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Home » 5. Rites and Festivals » Individual Shrine Observances
Tendōsha matsuri
Rituals observing hatsu'uma (the first day of the horse) in the sixth month of the lunar calendar are conducted at Wadatsumi Jinja in Mine Town, Kami-Agata County, Nagasaki Prefecture. After three young men are chosen as the tōban (people who are in charge of the ritual for that year), they lead the young villagers to the beach where male villagers catch kusabi fish while female villagers gather kuzuma mollusks. On the day of the festival, a special food offering (shinsen) is prepared from an alcoholic barley beverage, kusabi, and kuzuma, and is offered during a ceremony at the shrine. After this ceremony, the tōban take the shinsen and go to the beach with the male villagers, where they distribute the shinsen among the men. Female villagers are banned from the beach on this day. The three tōban collect sand and pebbles on the beach and pile them to a height of over two meters. Though the origin of this festival is unclear, a taboo area, called Tendōchi, exists on Tsushima Island. There may have been some link between the name of this ritual and tendō shinkō as a popular faith. Moreover, this ritual is also called yakuma matsuri. Some scholars believe that yakuma, which is written in the hiragana phonetic script, actually signifies "inauspicious horse," written with the characters .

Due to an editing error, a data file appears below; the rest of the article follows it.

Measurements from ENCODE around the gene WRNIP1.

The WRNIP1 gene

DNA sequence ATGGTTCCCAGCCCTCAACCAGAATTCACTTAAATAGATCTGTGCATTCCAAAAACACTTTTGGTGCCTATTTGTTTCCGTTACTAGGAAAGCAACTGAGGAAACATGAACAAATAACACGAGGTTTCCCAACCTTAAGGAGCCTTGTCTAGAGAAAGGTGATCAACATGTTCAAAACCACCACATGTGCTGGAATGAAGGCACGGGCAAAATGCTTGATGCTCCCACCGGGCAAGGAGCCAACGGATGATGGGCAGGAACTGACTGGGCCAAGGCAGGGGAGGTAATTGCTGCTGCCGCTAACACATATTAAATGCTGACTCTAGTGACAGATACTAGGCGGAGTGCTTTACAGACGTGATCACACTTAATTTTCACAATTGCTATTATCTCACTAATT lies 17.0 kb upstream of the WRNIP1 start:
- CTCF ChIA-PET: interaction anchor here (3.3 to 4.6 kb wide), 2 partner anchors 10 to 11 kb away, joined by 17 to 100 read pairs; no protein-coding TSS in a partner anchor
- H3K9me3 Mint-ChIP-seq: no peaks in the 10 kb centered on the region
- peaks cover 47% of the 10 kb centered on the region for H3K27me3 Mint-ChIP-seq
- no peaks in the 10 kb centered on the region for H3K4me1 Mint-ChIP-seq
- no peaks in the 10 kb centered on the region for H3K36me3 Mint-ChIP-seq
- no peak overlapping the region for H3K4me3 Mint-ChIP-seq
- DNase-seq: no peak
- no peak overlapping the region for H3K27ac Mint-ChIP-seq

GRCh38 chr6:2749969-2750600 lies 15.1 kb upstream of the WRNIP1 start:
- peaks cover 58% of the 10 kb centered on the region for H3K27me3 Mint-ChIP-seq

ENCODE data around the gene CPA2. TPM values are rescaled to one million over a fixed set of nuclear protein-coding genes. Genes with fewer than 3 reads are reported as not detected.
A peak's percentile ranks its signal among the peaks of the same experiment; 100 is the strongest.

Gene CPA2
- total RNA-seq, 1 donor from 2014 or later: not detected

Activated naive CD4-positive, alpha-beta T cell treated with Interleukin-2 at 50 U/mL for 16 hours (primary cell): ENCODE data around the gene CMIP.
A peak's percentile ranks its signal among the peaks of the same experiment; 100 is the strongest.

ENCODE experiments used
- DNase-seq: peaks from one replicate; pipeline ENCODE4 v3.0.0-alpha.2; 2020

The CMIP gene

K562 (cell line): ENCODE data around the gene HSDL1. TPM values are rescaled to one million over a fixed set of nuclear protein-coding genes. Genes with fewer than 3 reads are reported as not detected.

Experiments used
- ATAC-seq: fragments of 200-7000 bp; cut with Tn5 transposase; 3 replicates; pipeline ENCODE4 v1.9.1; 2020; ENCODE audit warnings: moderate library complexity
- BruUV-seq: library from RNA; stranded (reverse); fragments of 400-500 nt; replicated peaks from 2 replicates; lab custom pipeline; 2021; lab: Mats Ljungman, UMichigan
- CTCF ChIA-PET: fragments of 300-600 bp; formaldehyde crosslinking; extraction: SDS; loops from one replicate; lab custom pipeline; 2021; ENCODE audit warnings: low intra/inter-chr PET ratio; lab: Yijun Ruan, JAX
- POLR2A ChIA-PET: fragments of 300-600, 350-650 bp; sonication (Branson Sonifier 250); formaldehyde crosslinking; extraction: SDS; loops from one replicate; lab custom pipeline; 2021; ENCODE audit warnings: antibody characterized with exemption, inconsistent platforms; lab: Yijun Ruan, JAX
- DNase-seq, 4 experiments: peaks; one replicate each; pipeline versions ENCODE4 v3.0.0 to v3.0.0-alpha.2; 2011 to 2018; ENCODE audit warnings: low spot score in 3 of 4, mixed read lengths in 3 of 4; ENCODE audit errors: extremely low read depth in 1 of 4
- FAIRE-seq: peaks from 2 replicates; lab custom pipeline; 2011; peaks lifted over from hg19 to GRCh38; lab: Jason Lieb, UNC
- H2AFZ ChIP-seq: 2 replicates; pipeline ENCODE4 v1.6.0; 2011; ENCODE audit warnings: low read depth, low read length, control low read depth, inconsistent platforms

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"Establishment of a National Learning Institute for the Dissemination of Research on Shinto and Japanese Culture"
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